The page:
The Flash Game Archive: Everything You Need to Know.
For many years, Adobe Flash Player has been the heart of multimedia content on the Internet. If it had video, animation, or interactivity, then it was probably Flash. On December 31, 2020, Adobe ended support for Flash Player, removing it from Microsoft Windows and Apple macOS, disabling all Flash content on the web, and removing Flash plugins.
Well, that’s not entirely true. As we explain in How to Play Flash Files After 2020, there are many ways to access Flash content that modern browsers don’t play. Flash Game Archive is one such project, and they’re working hard to preserve Flash games.
What Is the Flash Game Archive?
FGA is a project to keep as many Flash games as possible. They have created a standalone application that plays these Flash games using emulation and using the original Flash Player software. The app also works as a game collection launcher and offers information about each game.
The developers of the app used the Unity game engine to create it and offer the software for free with no ads. However, as far as we can tell, this is not a free and open source application.
If you look in the FGA application folder, you will find copies of various Flash Player and Ruffle executables. Ruffle is a great Flash emulator that third-party users like FGA developers can use to run Flash games or Flash animations on modern hardware and operating systems. It works by converting Flash to modern HTML5 and is generally effective.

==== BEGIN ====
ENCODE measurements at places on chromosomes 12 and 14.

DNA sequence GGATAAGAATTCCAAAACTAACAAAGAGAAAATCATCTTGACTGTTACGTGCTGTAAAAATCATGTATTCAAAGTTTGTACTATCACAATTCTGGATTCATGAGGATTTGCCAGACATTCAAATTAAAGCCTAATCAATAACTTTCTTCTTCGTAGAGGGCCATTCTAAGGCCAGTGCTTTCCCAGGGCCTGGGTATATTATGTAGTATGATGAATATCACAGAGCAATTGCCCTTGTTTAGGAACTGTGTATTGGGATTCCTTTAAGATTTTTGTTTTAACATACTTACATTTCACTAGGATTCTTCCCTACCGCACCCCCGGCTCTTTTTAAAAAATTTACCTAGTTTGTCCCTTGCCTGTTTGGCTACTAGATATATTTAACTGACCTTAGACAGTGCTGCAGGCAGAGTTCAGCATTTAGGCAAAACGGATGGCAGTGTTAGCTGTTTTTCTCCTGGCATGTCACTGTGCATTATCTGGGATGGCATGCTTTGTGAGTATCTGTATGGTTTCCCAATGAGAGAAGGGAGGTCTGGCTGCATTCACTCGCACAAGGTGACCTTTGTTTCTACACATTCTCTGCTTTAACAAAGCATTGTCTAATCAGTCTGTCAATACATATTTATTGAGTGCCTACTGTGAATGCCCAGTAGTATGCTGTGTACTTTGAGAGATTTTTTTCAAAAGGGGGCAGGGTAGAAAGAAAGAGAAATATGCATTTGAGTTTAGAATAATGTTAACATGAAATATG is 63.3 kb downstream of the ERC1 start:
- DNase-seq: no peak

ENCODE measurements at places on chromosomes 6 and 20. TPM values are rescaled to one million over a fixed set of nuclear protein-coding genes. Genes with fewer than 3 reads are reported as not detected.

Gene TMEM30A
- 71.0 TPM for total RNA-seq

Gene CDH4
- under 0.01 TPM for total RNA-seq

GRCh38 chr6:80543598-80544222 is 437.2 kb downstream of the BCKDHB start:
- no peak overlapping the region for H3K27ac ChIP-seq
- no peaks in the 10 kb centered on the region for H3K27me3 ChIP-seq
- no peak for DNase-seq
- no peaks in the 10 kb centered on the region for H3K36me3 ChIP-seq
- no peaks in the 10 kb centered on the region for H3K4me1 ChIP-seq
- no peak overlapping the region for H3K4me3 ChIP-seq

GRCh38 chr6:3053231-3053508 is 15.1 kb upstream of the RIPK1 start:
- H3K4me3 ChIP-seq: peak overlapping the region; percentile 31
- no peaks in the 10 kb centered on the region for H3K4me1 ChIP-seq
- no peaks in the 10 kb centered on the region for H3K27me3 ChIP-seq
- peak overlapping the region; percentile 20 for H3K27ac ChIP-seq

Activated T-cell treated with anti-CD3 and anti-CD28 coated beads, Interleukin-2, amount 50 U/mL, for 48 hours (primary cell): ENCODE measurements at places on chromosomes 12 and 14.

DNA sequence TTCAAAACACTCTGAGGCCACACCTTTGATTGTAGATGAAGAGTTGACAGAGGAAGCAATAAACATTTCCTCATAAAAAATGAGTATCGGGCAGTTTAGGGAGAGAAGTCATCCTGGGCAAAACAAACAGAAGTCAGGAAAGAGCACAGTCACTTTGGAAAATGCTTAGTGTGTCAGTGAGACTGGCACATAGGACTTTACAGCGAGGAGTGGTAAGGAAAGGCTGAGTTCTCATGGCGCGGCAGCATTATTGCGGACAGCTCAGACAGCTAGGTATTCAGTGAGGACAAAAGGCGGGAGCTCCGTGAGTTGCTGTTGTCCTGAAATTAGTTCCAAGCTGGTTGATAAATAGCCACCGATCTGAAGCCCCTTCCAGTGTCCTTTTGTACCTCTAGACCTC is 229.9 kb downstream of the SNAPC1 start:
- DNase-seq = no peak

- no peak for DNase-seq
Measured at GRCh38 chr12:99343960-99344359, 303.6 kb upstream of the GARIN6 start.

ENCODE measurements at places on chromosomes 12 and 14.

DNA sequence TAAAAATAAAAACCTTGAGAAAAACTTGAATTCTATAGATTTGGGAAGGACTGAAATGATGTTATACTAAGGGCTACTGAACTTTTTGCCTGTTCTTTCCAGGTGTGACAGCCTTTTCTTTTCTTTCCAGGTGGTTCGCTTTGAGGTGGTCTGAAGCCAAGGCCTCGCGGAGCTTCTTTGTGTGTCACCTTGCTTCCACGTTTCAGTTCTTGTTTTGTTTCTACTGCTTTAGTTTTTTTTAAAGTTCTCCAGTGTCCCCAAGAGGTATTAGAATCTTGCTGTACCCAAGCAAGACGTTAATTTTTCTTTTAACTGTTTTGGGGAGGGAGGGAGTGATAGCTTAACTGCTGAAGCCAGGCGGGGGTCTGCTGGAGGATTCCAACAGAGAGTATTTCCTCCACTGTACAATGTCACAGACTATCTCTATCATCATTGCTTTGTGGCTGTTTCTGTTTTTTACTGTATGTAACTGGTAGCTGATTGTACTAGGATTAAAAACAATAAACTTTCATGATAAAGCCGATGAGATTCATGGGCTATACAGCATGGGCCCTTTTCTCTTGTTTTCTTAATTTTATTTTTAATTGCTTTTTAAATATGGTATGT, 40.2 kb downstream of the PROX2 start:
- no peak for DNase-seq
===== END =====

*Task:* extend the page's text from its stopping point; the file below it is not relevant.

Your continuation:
Why Archive Flash Games?
It’s easy to think of flash games as disposable curiosities. However, flash games from sites like Newgrounds represent a defining era in the early days of the internet. We saw something similar in the early days of cinema.
People didn’t see the films as valuable or important, which is why most of the early films are now lost to time. The Internet will be with humanity as long as we are a high-tech society, so the preservation of Internet artifacts representing a specific time and place in its history is valuable in itself.
The FGA Philosophy
For many of the reasons listed above, the FGA believes it’s worth keeping Flash games. Their main argument is that a thriving emulator community has helped keep console games alive long after the consoles themselves are gone, but there is no console for Flash games.
Flash Game Archive is user software that does not have the advertising and privacy issues associated with playing in a web browser. After downloading the game, no internet connection is required.
FGA Is Small
Today, one of the most popular solutions for accessing flash games is Flashpoint Infinity from Bluemaxima. However, Flashpoint installation sizes range from a few gigabytes to several hundred gigabytes!